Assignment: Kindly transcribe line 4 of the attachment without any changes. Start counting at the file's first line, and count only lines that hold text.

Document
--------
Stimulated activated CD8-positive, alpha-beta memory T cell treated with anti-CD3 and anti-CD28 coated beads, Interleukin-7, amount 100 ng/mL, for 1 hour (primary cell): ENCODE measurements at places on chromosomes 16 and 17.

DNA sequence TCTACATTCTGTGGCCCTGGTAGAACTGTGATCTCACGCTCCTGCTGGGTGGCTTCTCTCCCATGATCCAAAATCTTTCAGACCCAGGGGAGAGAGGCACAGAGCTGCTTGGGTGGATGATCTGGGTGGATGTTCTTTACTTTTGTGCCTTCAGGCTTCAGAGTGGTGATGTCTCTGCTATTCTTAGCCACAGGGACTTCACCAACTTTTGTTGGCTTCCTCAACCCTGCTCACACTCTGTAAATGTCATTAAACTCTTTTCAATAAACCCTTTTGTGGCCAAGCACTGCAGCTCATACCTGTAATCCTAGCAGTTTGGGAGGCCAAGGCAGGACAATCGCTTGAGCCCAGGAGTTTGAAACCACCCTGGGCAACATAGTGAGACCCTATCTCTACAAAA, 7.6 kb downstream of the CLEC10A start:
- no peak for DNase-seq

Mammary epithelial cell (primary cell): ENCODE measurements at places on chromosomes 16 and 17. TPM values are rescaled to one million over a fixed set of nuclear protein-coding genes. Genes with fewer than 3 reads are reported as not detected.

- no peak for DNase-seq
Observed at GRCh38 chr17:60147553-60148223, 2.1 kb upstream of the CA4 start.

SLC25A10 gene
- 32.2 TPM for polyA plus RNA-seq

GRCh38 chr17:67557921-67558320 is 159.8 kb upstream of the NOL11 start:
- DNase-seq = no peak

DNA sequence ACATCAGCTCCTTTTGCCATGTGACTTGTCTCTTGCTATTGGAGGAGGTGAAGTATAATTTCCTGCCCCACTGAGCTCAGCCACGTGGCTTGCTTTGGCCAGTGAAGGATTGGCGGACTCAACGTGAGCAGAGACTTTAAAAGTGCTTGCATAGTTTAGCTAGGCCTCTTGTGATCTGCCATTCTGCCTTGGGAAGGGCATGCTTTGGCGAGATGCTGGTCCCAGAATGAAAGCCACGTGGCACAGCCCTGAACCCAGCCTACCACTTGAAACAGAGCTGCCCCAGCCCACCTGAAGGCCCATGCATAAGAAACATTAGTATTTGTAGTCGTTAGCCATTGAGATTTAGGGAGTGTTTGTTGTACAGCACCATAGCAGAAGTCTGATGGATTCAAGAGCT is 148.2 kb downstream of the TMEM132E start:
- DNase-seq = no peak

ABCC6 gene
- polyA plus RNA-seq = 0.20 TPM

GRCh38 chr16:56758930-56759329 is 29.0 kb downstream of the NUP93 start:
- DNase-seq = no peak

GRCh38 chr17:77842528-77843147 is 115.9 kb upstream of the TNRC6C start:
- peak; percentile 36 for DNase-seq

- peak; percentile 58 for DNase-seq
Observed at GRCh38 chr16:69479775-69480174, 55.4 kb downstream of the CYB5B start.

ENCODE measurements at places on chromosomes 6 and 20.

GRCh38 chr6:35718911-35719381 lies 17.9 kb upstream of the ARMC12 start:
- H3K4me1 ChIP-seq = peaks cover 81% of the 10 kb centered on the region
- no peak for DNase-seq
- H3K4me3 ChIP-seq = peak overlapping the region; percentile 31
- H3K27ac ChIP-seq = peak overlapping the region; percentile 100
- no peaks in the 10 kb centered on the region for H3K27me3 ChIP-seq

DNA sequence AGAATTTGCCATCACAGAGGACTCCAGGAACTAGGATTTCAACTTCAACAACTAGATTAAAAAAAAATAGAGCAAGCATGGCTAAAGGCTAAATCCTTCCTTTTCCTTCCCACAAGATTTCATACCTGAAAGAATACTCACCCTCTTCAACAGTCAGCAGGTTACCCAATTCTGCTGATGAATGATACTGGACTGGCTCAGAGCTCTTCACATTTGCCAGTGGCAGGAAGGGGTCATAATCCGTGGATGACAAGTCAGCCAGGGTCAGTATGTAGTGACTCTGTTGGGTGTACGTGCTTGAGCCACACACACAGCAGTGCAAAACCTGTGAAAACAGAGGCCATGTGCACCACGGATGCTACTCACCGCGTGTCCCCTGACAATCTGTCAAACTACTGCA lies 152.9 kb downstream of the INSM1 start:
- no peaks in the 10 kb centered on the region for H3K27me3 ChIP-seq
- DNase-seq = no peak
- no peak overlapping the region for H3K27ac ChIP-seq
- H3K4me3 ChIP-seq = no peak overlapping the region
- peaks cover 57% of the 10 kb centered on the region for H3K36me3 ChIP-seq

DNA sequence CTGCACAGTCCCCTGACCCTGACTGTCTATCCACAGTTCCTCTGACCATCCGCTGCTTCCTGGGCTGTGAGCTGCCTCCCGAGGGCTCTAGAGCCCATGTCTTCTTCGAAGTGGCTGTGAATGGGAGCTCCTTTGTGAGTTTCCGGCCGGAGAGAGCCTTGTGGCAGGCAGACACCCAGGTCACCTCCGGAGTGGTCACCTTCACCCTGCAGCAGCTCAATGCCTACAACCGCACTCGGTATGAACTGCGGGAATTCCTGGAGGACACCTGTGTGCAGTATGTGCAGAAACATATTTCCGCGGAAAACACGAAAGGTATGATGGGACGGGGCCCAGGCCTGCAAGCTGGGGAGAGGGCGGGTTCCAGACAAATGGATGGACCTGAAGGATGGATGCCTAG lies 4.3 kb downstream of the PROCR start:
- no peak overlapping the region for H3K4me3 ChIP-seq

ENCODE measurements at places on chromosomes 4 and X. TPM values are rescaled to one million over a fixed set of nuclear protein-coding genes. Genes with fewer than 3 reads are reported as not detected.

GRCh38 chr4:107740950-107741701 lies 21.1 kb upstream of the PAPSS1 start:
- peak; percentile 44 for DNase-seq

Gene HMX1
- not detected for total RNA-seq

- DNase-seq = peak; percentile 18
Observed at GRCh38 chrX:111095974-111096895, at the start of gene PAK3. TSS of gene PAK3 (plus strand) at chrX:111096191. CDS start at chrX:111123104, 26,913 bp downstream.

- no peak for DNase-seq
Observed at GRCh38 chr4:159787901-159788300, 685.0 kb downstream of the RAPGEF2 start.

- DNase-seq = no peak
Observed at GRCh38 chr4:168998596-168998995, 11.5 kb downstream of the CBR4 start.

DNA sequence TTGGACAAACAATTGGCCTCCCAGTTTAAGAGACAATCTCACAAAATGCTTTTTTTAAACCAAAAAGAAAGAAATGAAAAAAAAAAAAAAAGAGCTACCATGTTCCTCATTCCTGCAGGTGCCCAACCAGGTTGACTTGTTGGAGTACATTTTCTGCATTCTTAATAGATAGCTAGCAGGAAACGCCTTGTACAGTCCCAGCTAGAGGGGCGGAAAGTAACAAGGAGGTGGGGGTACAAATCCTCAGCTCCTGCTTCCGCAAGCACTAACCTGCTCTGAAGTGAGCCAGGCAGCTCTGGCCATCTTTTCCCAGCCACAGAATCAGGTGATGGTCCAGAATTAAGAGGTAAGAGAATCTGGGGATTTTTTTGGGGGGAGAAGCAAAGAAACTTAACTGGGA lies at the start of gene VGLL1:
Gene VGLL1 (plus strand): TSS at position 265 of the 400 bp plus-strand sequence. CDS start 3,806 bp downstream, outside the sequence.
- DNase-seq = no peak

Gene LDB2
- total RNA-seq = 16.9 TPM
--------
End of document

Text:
Mammary epithelial cell (primary cell): ENCODE measurements at places on chromosomes 16 and 17. TPM values are rescaled to one million over a fixed set of nuclear protein-coding genes. Genes with fewer than 3 reads are reported as not detected.